So, this article is great fodder for someone trained in rationalist/economic thought, but keep in mind that this type of thinking makes many people uneasy.

Comment author: lunchbox 05 December 2010 06:43:32PM *  1 point [-]

These people comment only on difficult, controversial issues which are selected as issues where people perform worse than random.

Related, maybe they only comment when they have something original and unorthodox to say (selection bias). It's easy to echo conventional wisdom and be right most of the time; for a smart person it's more exciting to challenge conventional wisdom, even if this gives them a higher risk of being wrong. In other words, maybe they place a lower priority on karma points, and more on building their muscles for original thought.

Example 1: In my youth, I tried to only hold beliefs I could derive myself, rather than accepting what was told to me. As a result, I held many unorthodox beliefs, many of which turned out to be wrong. Statistically, I would have had a better track record if I had just accepted the conventional view.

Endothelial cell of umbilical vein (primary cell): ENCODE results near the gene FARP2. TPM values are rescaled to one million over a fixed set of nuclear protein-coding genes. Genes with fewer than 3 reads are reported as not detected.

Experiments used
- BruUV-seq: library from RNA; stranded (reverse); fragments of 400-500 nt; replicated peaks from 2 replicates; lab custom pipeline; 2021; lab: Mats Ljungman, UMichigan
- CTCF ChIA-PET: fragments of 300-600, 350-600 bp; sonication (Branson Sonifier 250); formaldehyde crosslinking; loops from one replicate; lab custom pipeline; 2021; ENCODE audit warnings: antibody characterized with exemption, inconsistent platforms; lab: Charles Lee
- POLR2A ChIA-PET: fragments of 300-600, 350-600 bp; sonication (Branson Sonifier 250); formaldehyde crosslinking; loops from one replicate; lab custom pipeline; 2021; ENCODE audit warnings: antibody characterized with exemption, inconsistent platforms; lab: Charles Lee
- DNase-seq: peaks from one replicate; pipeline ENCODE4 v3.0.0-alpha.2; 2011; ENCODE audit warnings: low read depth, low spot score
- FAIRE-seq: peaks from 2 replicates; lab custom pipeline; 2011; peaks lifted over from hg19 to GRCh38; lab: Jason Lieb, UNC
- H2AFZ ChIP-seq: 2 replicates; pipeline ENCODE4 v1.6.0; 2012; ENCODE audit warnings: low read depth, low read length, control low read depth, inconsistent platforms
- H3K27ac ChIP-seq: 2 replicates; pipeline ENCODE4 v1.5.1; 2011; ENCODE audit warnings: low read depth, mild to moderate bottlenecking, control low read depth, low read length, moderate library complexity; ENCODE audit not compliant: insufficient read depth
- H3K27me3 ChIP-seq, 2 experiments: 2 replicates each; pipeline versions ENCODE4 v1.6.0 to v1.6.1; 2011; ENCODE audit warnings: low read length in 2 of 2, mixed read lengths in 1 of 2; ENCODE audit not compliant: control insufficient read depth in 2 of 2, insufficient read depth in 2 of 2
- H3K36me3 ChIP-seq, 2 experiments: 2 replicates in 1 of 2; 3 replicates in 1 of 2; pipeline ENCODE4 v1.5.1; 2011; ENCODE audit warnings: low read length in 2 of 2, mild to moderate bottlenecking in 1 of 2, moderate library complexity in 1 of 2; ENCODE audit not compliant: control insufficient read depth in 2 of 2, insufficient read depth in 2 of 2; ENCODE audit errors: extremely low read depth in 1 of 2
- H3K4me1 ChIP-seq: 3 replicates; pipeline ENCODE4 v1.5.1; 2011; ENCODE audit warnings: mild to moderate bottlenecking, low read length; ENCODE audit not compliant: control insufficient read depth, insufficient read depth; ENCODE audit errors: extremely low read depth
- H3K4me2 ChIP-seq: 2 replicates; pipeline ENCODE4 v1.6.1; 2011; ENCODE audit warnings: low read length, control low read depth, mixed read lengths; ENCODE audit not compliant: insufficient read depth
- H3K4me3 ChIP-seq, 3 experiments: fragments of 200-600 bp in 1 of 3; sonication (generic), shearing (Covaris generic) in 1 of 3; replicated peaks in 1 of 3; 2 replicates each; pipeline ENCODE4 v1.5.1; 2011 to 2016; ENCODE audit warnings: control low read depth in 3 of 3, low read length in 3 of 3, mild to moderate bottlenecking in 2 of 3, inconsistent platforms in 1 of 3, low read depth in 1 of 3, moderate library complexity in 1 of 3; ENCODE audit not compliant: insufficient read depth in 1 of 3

Example 2: Robin Hanson. I think he is wrong a lot of the time, but he also thinks for himself a lot more than I do, and has advanced human thought way more than I have. He could easily hold more conventional views and increase his accuracy, but I'm sure he finds the risk and challenge appealing.

Comment author: [deleted] 28 November 2010 03:36:51AM *  1 point [-]

results here

values survey Apparently I'm unusual. I care more about achievement than liberals or conservatives, but I care less about everything else!

Comment author: lunchbox 28 November 2010 04:39:36AM 1 point [-]

I had the same issue with the Schwartz test. It seems not to correct for people who rate everything high (or low).